Protected activities are separated into two categories: (1) those who participate in the Title VII proceedings, and (2) those who oppose the discrimination made unlawful by Title VII. Id. at 341 (citing Slagle v. County of Clarion, 435 F.3d 262, 266 (3d Cir. 2006)). Under either category, Plaintiff must reasonably believe, in good faith, that the activity they oppose is unlawful under Title VII. Id. (citing Clark County v. Breeden, 532 U.S. 268, 271 (2001)).
Plaintiff has not established that she engaged in a protected activity before she learned her contract would not be renewed and therefore, she cannot establish a prima facie case of retaliation. Plaintiff claims that she retained counsel to assist her in contract negotiations which resulted in her contract for a full-time faculty position from August 15, 2004 to May 15, 2005.
Doc. No. 1-2, ¶ 7. Plaintiff's counsel sent a letter to LaRoche dated June 2, 2004. Doc. No. 1, Exhibit B. The letter did not refer to any alleged discrimination, but rather, focused on the temporal terms of the contract. Id. Therefore, the Court finds that retaining counsel and his subsequent letter to Defendant does not constitute a protected activity because the absence of any allegations of discrimination would not have put Defendant on notice of any claim for discrimination. See Barber v. CSX Distr. Servs., 68 F.3d 694, 702 (3d. Cir. 1995) (" . . . Barber's letter to Human Resources complains about unfair treatment in general and expresses his dissatisfaction with the fact that someone else was awarded the position, but it does not specifically complain about age discrimination. Accordingly, the letter does not constitute the requisite "protected conduct" for a prima facie case of retaliation.")
Plaintiff's only other claim that could be perceived as protected activity is her filing a charge with the EEOC. However, it is clear from Plaintiff's Complaint that this filing occurred after she learned her contract would not be renewed. Specifically, Plaintiff learned that her contract would not be renewed "around the end of April 2005" and filed her Complaint with the PHRC "on or about the beginning of May 2005." Doc. No. 1-2, ¶¶ 9, 11. Therefore, Plaintiff's filing with the PHRC could not have been a reason Defendant did not renew her contract and accordingly, Plaintiff cannot demonstrate a prima facie case of retaliation. As such, Defendant's Motion for Summary Judgment on Count I of Plaintiff's Original Complaint will be GRANTED.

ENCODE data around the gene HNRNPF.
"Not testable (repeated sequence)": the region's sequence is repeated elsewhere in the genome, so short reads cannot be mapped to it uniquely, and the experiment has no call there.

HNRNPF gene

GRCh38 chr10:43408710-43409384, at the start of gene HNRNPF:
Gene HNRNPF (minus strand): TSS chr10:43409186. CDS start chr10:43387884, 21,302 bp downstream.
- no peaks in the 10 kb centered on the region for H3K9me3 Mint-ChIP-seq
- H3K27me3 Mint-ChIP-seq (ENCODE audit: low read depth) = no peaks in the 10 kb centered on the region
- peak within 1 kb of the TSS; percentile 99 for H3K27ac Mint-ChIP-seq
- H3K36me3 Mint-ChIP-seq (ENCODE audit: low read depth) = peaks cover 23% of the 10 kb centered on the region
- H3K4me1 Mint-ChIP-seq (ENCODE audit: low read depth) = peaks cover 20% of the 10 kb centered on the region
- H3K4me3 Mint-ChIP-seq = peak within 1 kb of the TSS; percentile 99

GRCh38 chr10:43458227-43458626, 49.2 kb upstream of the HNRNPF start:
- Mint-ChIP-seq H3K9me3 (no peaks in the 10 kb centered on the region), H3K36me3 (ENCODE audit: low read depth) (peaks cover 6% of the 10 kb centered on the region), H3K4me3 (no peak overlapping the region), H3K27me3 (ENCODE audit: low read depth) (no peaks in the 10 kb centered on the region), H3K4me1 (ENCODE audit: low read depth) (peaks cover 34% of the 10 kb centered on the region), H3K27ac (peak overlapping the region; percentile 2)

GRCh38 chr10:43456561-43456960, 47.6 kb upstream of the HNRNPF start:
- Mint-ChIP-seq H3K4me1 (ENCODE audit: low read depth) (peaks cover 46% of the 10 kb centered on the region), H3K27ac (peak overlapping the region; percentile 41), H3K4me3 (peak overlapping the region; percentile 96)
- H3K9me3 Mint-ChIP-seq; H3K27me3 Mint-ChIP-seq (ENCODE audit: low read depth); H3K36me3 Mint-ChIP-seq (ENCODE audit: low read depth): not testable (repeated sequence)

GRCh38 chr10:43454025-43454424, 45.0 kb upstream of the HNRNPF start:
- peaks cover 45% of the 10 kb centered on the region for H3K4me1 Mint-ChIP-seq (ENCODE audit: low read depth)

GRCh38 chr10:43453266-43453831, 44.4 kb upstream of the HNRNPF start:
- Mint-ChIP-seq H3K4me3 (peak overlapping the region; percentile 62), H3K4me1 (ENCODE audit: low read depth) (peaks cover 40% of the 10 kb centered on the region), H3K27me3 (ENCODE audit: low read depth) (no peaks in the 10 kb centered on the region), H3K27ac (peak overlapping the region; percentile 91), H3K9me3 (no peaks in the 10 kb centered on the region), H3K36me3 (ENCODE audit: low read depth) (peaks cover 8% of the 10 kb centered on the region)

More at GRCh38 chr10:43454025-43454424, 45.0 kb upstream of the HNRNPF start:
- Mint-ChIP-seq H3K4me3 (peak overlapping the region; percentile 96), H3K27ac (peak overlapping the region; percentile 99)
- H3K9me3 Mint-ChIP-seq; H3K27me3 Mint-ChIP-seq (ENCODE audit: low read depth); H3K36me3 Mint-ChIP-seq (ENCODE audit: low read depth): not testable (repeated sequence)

b.Count II of Original Complaint: Race Discrimination
To establish a prima facie case of race discrimination under Title VII, Plaintiff must show that she: (1) is a member of a protected class; (2) she was qualified for the position; (3) was terminated; and (4) the termination gave rise to an inference of discrimination based on race. Tucker v. Thomas Jefferson Univ., 2012 U.S. App. LEXIS 11467, (3d Cir. April 1, 2012). In support of her claim for discrimination based upon race, Plaintiff alleges that: (1) Dr. Ferguson made the following statement to Plaintiff during the Spring semester of 2004:
Come to this place on a Sunday, the whole place looks like in the projects with all these blacks sitting around doing nothing. They are used to these entitlements, they should be sitting somewhere and reading a book to an old age person at an old age home.
(2) this is only one example of Dr. Ferguson's attitude toward Plaintiff and other people of color; (3) when Plaintiff confronted Dr. Ferguson about the comment, Dr. Ferguson replied by saying Dr. Ishiyama felt the same way; (4) students reported to Plaintiff that Dr. Ferguson referred to her as "princess," and this had racial connotations; (4) a student wrote to the President of LaRoche to express the racism displayed towards Plaintiff (according to Plaintiff's response, this racism was displayed by students, which does not support her position, Doc. No. 43, ¶ 60), and Plaintiff was rebuked by Dr. Ferguson for initiating it and; (5) Bill Pearce (marketing professor) "vehemently talked about his hatred for black people and how he had no place for them in marketing, except in situations where he was to maximize his profits" (the Court notes that there are no allegations that Pearce had any role in LaRoche's decision not to renew Plaintiff's contract).